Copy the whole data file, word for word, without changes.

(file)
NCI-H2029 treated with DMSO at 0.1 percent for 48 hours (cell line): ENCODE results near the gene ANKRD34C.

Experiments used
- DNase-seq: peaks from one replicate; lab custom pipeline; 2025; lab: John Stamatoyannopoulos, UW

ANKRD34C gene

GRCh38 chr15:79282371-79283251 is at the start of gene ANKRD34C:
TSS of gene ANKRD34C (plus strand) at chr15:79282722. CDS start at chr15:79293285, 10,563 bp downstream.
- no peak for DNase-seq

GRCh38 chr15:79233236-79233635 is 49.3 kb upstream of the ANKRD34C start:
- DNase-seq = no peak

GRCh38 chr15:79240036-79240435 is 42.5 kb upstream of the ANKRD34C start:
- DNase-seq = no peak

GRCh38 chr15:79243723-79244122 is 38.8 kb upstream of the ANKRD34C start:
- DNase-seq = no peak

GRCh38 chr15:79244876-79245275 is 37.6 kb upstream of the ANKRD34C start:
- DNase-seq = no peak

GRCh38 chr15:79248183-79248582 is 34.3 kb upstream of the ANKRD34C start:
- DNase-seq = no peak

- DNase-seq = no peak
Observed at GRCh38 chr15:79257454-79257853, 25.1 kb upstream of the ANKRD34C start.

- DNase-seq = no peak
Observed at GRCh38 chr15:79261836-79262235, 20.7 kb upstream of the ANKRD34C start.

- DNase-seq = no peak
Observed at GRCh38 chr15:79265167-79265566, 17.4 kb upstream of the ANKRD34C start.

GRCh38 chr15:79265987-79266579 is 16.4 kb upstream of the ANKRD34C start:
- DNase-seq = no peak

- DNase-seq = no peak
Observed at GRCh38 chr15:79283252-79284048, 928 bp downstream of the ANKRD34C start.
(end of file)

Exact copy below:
NCI-H2029 treated with DMSO at 0.1 percent for 48 hours (cell line): ENCODE results near the gene ANKRD34C.

Experiments used
- DNase-seq: peaks from one replicate; lab custom pipeline; 2025; lab: John Stamatoyannopoulos, UW

ANKRD34C gene

GRCh38 chr15:79282371-79283251 is at the start of gene ANKRD34C:
TSS of gene ANKRD34C (plus strand) at chr15:79282722. CDS start at chr15:79293285, 10,563 bp downstream.
- no peak for DNase-seq

GRCh38 chr15:79233236-79233635 is 49.3 kb upstream of the ANKRD34C start:
- DNase-seq = no peak

GRCh38 chr15:79240036-79240435 is 42.5 kb upstream of the ANKRD34C start:
- DNase-seq = no peak

GRCh38 chr15:79243723-79244122 is 38.8 kb upstream of the ANKRD34C start:
- DNase-seq = no peak

GRCh38 chr15:79244876-79245275 is 37.6 kb upstream of the ANKRD34C start:
- DNase-seq = no peak

GRCh38 chr15:79248183-79248582 is 34.3 kb upstream of the ANKRD34C start:
- DNase-seq = no peak

- DNase-seq = no peak
Observed at GRCh38 chr15:79257454-79257853, 25.1 kb upstream of the ANKRD34C start.

- DNase-seq = no peak
Observed at GRCh38 chr15:79261836-79262235, 20.7 kb upstream of the ANKRD34C start.

- DNase-seq = no peak
Observed at GRCh38 chr15:79265167-79265566, 17.4 kb upstream of the ANKRD34C start.

GRCh38 chr15:79265987-79266579 is 16.4 kb upstream of the ANKRD34C start:
- DNase-seq = no peak

- DNase-seq = no peak
Observed at GRCh38 chr15:79283252-79284048, 928 bp downstream of the ANKRD34C start.